Youth Outlook remembers Lorrie Lane Brenneman, volunteer and friend

 

Thoughts from Youth Outlook Executive Director Nancy Mullen as we remember our longtime volunteer and friend Lorrie Lane Brenneman:

Changing lives is one of those things Youth Outlook staff get to do on a regular basis. Now let me tell you about someone who is exceptionally good it.

Lorrie Brenneman came to volunteer at Youth Outlook in 2005. She was recovering from chemotherapy and was wearing a colorful scarf on her head the night we interviewed. She told me she was nervous, wondering if the kids would react negatively to her scarf. I told her that as accepting and friendly as our youth tend to be, she could probably lose the scarf and show up at group and just be bald. And the kids would be fine.

From that moment, Lorrie has gone on to be one of the key people in educating our youth and our colleagues on healthy relationships, the very foundation of safe space. At first she volunteered. Then we developed more formal programming with the YWCA to share Lorrie. We got her 2 nights per month as part of her regular job in a program we named Y-Link.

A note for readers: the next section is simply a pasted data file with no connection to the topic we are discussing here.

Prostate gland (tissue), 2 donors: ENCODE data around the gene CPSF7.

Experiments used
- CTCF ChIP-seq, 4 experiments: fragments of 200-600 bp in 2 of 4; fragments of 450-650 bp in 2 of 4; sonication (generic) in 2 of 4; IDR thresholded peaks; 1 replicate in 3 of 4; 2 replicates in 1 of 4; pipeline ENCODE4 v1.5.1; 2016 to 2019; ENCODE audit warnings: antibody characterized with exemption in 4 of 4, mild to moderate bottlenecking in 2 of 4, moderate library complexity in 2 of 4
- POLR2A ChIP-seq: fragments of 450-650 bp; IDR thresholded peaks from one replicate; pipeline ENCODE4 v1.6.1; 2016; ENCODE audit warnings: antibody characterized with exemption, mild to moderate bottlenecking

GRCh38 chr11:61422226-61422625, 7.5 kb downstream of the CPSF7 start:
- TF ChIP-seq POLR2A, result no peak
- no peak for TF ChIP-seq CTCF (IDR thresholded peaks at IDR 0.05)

When funding for Y-Link was no longer available, Lorrie continued to run groups twice a month, again as a volunteer, telling me, “Nancy, you can’t make me go away.”

It hasn’t mattered where we’ve needed her. “Lorrie, we’ve got a kid in Geneva who needs a 1:1 with you.” And off she went. “Lorrie, we need to some education for the whole group in DeKalb.”

And off she went.

“Lorrie, I need to send a speaker to Mutual Ground to talk about advocating for transgender individuals who are sexually assaulted.”

And off she went.

There has yet to be a project I can’t call upon Lorrie to take on or a county I can’t ask her to visit. But where you would see Lorrie’s impact the most, in a way that makes it just crystal clear who she is within Youth Outlook, is at Tuesday night group when she has been away for a few weeks. At that time, you would see numerous kids in the room come to attention and immediately launch themselves at her to hug her and welcome her back, because they know as we all know, she brings a light to our space and it’s just not the same without Lorrie.”

Her impact was profound and her legacy of compassion and kindness has created a ripple effect that continues today in our drop in centers. We remember Lorrie today, two years after we lost her, with a smile and a tear and a grateful heart for all she brought to Youth Outlook.